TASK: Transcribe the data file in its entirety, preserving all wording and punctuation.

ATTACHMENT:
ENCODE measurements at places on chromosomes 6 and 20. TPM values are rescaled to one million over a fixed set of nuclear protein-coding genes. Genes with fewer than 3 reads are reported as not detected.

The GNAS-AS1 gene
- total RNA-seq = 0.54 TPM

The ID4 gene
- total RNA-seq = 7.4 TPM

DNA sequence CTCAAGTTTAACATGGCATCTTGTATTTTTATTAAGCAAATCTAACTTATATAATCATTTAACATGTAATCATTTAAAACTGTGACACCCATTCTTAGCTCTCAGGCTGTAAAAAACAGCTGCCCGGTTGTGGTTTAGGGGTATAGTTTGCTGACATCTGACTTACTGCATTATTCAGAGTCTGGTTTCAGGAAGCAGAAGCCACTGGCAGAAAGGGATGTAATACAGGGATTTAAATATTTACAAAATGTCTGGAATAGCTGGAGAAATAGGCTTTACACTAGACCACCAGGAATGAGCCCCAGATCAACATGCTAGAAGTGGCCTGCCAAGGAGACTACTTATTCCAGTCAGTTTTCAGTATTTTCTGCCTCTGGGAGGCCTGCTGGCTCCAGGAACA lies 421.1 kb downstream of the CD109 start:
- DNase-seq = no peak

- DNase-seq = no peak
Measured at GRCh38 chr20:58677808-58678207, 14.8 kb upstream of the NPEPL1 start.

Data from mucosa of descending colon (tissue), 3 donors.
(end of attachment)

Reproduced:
ENCODE measurements at places on chromosomes 6 and 20. TPM values are rescaled to one million over a fixed set of nuclear protein-coding genes. Genes with fewer than 3 reads are reported as not detected.

The GNAS-AS1 gene
- total RNA-seq = 0.54 TPM

The ID4 gene
- total RNA-seq = 7.4 TPM

DNA sequence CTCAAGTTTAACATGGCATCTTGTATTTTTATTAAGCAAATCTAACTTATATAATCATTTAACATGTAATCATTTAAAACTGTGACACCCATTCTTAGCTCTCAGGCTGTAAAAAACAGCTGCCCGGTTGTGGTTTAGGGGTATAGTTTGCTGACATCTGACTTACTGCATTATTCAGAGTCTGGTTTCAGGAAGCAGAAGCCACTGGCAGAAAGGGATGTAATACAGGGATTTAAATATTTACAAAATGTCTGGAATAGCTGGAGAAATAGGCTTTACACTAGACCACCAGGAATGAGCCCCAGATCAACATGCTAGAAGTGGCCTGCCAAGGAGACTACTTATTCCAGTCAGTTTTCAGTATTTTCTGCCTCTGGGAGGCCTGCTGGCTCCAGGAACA lies 421.1 kb downstream of the CD109 start:
- DNase-seq = no peak

- DNase-seq = no peak
Measured at GRCh38 chr20:58677808-58678207, 14.8 kb upstream of the NPEPL1 start.

Data from mucosa of descending colon (tissue), 3 donors.